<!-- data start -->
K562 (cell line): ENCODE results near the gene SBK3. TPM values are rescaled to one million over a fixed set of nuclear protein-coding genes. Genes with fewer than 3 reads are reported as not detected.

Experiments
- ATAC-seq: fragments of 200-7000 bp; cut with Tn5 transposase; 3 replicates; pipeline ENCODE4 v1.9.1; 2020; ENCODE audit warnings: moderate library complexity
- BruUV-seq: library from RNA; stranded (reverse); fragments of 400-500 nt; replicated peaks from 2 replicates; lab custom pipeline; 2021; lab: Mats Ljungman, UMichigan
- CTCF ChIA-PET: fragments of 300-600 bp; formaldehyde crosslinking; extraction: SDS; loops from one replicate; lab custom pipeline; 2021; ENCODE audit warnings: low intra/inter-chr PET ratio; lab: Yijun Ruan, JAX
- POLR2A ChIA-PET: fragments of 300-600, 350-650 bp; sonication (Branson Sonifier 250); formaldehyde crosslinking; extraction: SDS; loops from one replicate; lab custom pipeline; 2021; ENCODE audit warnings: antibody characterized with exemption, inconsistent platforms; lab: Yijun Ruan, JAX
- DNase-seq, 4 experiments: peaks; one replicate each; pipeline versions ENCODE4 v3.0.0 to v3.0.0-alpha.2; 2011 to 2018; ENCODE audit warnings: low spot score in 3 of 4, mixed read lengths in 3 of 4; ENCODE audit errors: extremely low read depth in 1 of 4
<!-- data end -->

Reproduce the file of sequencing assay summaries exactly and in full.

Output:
K562 (cell line): ENCODE results near the gene SBK3. TPM values are rescaled to one million over a fixed set of nuclear protein-coding genes. Genes with fewer than 3 reads are reported as not detected.

Experiments
- ATAC-seq: fragments of 200-7000 bp; cut with Tn5 transposase; 3 replicates; pipeline ENCODE4 v1.9.1; 2020; ENCODE audit warnings: moderate library complexity
- BruUV-seq: library from RNA; stranded (reverse); fragments of 400-500 nt; replicated peaks from 2 replicates; lab custom pipeline; 2021; lab: Mats Ljungman, UMichigan
- CTCF ChIA-PET: fragments of 300-600 bp; formaldehyde crosslinking; extraction: SDS; loops from one replicate; lab custom pipeline; 2021; ENCODE audit warnings: low intra/inter-chr PET ratio; lab: Yijun Ruan, JAX
- POLR2A ChIA-PET: fragments of 300-600, 350-650 bp; sonication (Branson Sonifier 250); formaldehyde crosslinking; extraction: SDS; loops from one replicate; lab custom pipeline; 2021; ENCODE audit warnings: antibody characterized with exemption, inconsistent platforms; lab: Yijun Ruan, JAX
- DNase-seq, 4 experiments: peaks; one replicate each; pipeline versions ENCODE4 v3.0.0 to v3.0.0-alpha.2; 2011 to 2018; ENCODE audit warnings: low spot score in 3 of 4, mixed read lengths in 3 of 4; ENCODE audit errors: extremely low read depth in 1 of 4